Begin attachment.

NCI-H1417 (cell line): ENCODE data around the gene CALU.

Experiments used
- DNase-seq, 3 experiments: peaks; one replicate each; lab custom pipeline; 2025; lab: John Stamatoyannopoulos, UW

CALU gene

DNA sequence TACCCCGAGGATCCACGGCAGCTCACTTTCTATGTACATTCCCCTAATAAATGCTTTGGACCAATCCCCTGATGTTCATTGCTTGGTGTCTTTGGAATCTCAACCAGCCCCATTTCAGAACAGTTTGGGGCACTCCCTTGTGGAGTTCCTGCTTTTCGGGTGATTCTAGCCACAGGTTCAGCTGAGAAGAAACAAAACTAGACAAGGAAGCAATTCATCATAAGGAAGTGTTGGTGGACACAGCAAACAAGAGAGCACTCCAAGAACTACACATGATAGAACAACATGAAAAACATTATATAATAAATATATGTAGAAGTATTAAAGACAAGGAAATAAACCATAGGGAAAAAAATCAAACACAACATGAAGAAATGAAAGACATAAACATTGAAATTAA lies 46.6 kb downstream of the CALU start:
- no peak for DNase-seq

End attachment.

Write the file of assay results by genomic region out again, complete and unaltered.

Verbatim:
NCI-H1417 (cell line): ENCODE data around the gene CALU.

Experiments used
- DNase-seq, 3 experiments: peaks; one replicate each; lab custom pipeline; 2025; lab: John Stamatoyannopoulos, UW

CALU gene

DNA sequence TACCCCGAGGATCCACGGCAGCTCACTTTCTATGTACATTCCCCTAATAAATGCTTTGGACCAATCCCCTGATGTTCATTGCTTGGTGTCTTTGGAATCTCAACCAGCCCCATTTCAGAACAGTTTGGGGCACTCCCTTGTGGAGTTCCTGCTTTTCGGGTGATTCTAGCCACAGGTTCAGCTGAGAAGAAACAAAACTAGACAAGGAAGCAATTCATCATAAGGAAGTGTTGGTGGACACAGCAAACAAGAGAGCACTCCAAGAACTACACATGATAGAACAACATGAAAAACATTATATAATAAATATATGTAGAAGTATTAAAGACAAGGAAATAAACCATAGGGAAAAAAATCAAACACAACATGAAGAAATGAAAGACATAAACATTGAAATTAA lies 46.6 kb downstream of the CALU start:
- no peak for DNase-seq